All About Jazz: The web's most comprehensive jazz resource

Serving jazz worldwide since 1995
All About Jazz: The web's most comprehensive jazz resource


Stian Westerhus: The Existential Dimension of Music

By Published: July 5, 2012
AAJ: Is your music provocative?

SW: I see myself as pretty straight, actually. For me, the important thing is to keep my music as pure and honest as I can, and to make the people listen to what I have to say without trying to provoke, or counting on a certain reaction. If people feel provoked by my music, that's their business.

AAJ: When do you feel that you have reached your aim?

SW: That's a good question. When I feel that the audience is listening to the fullest extent, and you can hear that people are holding their breaths. Then it gets super-quiet, and you know that they have been with you for the whole concert. For me, that is a great feeling, because it is as if the audience were embracing me. That's when I know that I have reached my aim.

AAJ: Your new album together with Sidsel, Didymoi Dreams, has just been released. Please talk a little about it, and working with Sidsel.

SW: Didymoi is a notion connected with the dynamic suggested by the duality of the Twins. The whole record—which I am actually very excited and scared about—is an unedited concert from a festival in Norway. We recorded five or six concerts; we did a lot of listening and I wrote down certain ideas during the auditions. When I came to this one, I just wrote one sentence and then did nothing else but listen. When the recording was over we knew that it was what we wanted. So, we both agreed to publish it as an album. There are moments on it when you can hear that we are transcending from one idea to the other, and I think that is the beauty of it, because it describes this duality extremely well.

I still remember that, after that concert, I had a sense of accomplishment. We both felt that it was OK, because the whole thing was so focused. We didn't plan anything; it was just a release, and the audience really liked it. I have no idea why. Now, when I look back I can see there is instant communication throughout the whole album. That makes it very gentle too. What I really like about this album is that every time I listen to it I still get surprised about what each of us is doing there, about the communication and what it brings out. There is so much happening in that music. Suddenly things take a left turn and then something completely different happens. Sidsel also sings in a way I have never heard before. That's one of the things I am most happy about.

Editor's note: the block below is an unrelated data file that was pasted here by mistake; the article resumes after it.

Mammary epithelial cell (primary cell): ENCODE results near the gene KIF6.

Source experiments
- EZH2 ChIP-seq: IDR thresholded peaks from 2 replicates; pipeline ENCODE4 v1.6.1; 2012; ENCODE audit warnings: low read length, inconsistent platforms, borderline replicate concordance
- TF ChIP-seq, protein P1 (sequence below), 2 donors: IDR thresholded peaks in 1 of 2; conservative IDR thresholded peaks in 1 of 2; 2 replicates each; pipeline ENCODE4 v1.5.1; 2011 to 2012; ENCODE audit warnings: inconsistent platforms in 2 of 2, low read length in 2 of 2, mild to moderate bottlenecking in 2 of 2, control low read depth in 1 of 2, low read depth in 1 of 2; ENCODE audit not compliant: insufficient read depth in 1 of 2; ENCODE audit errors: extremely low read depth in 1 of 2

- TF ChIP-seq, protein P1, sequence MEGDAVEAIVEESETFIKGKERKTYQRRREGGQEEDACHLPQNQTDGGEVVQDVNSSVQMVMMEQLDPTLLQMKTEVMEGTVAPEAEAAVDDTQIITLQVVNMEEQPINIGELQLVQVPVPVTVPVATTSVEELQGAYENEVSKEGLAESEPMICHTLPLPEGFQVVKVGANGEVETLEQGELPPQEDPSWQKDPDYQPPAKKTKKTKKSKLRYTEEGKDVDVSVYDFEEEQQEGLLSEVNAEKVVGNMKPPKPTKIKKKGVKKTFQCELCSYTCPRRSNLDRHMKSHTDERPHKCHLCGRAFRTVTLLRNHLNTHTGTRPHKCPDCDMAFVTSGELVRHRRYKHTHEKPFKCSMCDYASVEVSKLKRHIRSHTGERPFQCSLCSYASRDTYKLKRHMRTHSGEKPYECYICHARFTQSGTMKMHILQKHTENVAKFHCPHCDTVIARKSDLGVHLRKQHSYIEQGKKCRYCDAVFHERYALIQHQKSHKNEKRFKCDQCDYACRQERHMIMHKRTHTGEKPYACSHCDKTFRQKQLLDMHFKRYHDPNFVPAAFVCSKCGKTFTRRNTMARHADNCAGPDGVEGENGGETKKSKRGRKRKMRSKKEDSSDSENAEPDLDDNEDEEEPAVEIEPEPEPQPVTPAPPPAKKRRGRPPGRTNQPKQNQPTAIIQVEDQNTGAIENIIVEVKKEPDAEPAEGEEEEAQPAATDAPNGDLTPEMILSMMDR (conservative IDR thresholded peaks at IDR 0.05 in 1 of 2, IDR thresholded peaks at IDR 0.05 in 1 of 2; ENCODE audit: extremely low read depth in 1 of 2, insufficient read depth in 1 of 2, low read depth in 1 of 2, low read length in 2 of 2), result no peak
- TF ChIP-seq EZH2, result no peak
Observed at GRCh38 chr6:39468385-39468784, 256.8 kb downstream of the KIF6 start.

AAJ: What are you working on?

SW: My new solo album will be out end of August beginning of September. I don't have a name for it yet. That is taking a lot of headspace at the moment. I have started writing more music again and I have some plans there running too. I will do the Trondheim Orchestra concert again, so I am writing for that too. In autumn I am going on tour with the solo thing, and will have some more gigs with Sidsel. My main intention actually is to put more energy into fewer projects.

Selected Discography

Sidsel Endresen/Stian Westerhus, Didymoi Dreams (Rune Grammofon, 2012)

Nils Petter Molvaer, Baboon Moon (Sula, 2011)

Stian Westerhus, Pitch Black Star Spangled (Rune Grammofon, 2010)

Puma, Half Nelson Courtship (Rune Grammofon, 2010)

Stian Westerhus, Galore (The Last Record Company, 2009)

Puma Marhaug, Fist Full of Knuckles (Knuckleman Records, 2009)

Monolithic, Black Science (RoggBif/Vendlus, 2009)

Terje Isungset, Laden With Rain (FMR Records, 2008)

Photo Credits

Pages 1, 2: John Kelman

Page 3: Madli-Liis Parts

comments powered by Disqus